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Comment & Response |

Laboratory Testing for Lyme Neuroborreliosis

Ronald Lautner, MD1; Henrik Zetterberg, MD, PhD1; Kaj Blennow, MD, PhD1
[+] Author Affiliations
1Department of Psychiatry and Neurochemistry, Institute of Neuroscience and Physiology, Sahlgrenska Academy at the University of Gothenburg, Gothenburg, Sweden
JAMA Neurol. 2015;72(1):125-126. doi:10.1001/jamaneurol.2014.3552.
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To the Editor In their Viewpoint published in JAMA Neurology, Melia et al1 discussed diagnosis of Lyme disease, a tick-borne infection caused by the spirochete Borrelia burgdorferi, focusing primarily on the disease’s affliction of the central nervous system, which is a condition commonly referred to as neuroborreliosis.

When it comes to laboratory testing for neuroborreliosis, the authors particularly emphasized the usefulness and pitfalls of serologic testing including IgG and IgM immunoblots as well as assessment of the B burgdorferi antibody ratio between cerebrospinal fluid (CSF) and blood. We fully agree that serologic testing represents one of the key elements in the diagnostic workup of patients with suspected neuroborreliosis. However, we believe that in a clinical setting, additional basic CSF analyses should be taken into account along with the clinical assessment.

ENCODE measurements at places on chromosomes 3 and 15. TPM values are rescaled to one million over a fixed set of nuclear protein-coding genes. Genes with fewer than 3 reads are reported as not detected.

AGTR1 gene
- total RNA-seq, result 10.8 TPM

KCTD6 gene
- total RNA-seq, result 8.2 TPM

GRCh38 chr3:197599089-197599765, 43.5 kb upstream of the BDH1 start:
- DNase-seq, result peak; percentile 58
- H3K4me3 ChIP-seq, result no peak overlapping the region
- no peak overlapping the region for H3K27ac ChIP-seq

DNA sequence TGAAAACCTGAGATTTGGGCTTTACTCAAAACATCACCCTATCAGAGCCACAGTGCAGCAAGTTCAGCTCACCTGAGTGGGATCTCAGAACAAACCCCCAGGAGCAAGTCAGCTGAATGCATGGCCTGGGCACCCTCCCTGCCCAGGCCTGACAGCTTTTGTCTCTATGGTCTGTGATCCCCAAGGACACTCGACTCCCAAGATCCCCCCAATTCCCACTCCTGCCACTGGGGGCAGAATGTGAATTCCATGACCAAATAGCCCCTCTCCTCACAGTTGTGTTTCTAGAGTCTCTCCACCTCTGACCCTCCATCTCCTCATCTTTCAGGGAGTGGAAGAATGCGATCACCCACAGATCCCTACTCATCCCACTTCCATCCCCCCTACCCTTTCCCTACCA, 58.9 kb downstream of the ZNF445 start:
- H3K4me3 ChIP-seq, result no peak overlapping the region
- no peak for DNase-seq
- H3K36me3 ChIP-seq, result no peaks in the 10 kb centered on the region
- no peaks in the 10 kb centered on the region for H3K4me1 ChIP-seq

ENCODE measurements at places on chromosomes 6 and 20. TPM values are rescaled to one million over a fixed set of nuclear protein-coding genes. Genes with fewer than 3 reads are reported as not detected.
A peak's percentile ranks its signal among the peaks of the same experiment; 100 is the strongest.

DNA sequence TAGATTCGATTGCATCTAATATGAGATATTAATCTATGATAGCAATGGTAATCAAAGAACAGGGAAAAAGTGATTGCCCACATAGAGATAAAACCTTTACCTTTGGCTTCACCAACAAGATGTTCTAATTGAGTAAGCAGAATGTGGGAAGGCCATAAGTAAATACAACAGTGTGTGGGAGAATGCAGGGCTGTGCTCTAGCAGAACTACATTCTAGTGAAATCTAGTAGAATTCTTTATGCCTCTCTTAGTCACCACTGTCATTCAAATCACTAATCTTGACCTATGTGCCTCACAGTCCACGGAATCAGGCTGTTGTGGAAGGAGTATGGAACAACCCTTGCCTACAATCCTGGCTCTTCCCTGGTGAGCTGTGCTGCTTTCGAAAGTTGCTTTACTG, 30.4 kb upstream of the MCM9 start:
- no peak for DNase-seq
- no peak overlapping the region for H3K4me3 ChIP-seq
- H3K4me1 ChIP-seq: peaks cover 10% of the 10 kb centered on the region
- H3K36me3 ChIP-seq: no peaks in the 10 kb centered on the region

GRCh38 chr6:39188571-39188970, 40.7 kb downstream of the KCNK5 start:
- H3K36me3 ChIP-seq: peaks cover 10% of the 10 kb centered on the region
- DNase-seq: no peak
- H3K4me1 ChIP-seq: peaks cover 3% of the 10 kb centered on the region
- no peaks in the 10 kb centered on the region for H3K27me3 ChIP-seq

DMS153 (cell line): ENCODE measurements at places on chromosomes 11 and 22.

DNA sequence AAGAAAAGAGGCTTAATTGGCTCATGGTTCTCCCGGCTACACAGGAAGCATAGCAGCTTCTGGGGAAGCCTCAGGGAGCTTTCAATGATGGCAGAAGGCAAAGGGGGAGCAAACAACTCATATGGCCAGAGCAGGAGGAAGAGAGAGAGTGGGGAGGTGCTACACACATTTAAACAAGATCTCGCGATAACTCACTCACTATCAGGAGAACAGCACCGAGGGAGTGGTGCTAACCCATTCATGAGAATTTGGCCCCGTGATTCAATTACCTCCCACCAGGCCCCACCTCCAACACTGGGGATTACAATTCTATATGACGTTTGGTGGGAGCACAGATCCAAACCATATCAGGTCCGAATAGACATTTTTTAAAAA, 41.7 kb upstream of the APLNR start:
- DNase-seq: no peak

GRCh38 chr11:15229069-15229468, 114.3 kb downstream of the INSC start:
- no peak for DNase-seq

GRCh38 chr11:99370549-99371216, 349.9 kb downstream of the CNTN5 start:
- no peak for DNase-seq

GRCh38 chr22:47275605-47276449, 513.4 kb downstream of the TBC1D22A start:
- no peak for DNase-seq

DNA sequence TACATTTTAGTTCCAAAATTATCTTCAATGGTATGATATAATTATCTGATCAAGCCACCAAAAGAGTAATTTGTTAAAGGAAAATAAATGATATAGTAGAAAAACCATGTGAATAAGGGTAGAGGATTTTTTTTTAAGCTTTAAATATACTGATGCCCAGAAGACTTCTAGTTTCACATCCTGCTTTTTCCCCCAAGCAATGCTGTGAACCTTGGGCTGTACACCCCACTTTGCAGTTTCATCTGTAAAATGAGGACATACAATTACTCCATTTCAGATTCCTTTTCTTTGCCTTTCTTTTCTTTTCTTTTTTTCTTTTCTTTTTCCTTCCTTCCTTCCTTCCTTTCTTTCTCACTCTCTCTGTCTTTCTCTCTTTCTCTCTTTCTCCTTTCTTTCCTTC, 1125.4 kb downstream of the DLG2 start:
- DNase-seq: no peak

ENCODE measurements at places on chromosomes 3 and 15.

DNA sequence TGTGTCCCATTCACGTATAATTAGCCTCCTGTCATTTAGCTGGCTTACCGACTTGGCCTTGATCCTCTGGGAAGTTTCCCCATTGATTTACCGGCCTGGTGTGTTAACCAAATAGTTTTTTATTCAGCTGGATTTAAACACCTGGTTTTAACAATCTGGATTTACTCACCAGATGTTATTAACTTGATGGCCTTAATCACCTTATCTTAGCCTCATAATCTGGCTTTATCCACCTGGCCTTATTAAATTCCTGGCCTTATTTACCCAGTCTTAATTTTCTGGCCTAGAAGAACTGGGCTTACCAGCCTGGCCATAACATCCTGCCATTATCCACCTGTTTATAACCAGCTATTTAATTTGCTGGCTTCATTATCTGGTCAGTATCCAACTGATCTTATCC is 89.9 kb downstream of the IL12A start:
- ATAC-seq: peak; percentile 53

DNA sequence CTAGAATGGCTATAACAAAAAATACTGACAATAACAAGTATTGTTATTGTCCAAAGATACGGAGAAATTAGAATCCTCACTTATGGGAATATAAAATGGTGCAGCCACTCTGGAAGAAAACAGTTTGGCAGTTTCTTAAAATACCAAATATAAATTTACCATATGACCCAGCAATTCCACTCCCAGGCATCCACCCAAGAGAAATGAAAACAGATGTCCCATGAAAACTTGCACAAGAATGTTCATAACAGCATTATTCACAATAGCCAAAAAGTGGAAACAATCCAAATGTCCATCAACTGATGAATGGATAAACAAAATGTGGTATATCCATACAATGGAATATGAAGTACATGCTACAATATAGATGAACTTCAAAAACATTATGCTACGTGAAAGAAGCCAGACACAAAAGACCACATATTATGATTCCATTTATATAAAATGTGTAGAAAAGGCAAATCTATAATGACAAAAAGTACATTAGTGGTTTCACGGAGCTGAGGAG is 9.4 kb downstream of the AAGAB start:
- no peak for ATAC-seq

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January 1, 2015
Michael T. Melia, MD; Paul M. Lantos, MD; Paul G. Auwaerter, MD
1Division of Infectious Diseases, Department of Medicine, Johns Hopkins University School of Medicine, Baltimore, Maryland
2Department of Internal Medicine, Duke University School of Medicine, Durham, North Carolina3Department of Pediatrics, Duke University School of Medicine, Durham, North Carolina
JAMA Neurol. 2015;72(1):126. doi:10.1001/jamaneurol.2014.3555.
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